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Paper   IPM / Philosophy / 14961
School of Analytic Philosophy
  Title:   Why emotion recognition is not simulational
  Author(s):  Ali Yousefi Heris
  Status:   Published
  Journal: Philosophical Psychology
  No.:  6
  Vol.:  30
  Year:  2017
  Pages:   711-730
  Supported by:  IPM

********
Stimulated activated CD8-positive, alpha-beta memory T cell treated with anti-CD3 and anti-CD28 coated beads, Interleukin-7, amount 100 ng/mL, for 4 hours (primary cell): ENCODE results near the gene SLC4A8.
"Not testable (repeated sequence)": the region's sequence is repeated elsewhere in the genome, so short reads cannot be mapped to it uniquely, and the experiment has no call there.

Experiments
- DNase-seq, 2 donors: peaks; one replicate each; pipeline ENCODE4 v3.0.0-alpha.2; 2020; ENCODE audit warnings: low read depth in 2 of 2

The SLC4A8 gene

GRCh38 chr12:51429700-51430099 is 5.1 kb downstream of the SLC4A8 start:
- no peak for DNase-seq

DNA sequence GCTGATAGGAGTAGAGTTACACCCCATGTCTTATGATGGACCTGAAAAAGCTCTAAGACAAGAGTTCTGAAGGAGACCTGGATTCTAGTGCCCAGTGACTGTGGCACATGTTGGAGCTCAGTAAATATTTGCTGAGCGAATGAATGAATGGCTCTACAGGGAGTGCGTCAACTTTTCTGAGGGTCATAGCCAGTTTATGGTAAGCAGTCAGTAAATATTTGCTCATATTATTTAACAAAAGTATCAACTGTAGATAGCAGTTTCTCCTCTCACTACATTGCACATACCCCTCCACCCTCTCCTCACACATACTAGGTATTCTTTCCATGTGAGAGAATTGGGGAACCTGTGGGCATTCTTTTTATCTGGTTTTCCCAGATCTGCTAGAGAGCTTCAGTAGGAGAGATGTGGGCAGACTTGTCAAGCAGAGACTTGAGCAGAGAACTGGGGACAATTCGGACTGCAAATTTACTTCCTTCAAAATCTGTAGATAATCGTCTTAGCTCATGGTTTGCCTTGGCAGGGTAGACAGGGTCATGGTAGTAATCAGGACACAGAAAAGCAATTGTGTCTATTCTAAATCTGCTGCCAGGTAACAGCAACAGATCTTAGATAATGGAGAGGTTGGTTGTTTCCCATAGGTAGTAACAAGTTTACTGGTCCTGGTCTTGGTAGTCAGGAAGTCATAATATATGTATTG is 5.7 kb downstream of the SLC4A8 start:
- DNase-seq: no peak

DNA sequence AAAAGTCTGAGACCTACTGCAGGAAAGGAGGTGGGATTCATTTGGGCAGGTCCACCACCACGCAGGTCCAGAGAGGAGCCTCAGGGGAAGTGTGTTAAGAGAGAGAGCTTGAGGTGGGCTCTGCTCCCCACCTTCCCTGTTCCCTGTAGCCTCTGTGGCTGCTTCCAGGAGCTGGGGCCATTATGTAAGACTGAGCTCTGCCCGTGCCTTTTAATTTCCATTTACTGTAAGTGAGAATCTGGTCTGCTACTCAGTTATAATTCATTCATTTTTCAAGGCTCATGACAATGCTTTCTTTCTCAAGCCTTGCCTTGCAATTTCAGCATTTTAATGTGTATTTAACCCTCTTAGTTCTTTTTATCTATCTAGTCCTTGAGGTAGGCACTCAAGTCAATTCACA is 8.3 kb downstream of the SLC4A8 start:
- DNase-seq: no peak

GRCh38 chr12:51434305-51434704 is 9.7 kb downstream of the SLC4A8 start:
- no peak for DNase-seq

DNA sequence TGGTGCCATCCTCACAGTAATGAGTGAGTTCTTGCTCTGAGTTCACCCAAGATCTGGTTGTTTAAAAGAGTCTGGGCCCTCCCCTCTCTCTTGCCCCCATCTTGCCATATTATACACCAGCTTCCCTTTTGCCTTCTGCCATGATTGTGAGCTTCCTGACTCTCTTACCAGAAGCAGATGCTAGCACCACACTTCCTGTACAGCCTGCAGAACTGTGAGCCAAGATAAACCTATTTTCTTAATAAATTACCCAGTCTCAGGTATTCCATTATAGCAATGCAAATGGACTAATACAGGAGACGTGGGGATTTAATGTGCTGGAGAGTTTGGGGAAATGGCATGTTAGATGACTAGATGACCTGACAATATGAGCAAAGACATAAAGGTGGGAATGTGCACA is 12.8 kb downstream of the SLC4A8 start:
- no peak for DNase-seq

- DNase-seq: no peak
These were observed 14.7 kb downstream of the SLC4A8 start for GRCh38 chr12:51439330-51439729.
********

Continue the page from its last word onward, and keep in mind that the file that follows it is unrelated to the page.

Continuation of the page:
According to a dominant interpretation of the simulation hypothesis, in recognizing an emotion we use the same neural processes used in experiencing that emotion. This paper argues that the view is fundam entally misguided. I will examine the simulational arguments for the three basic emotions of fear, disgust, and anger and argue that the simulational account relies strongly on a narrow sense of emotion processing which hardly squares with evidence on how, in fact, emotion recognition is processed. I contend that the current body of empirical evidence suggests that emotion recognition is processed in an integrative system involving multiple cross-regional interactions in the brain, a view which squares with understanding emotion recognition as an information-rich, rather than simulational, process. In the final section, I discuss possible objections.

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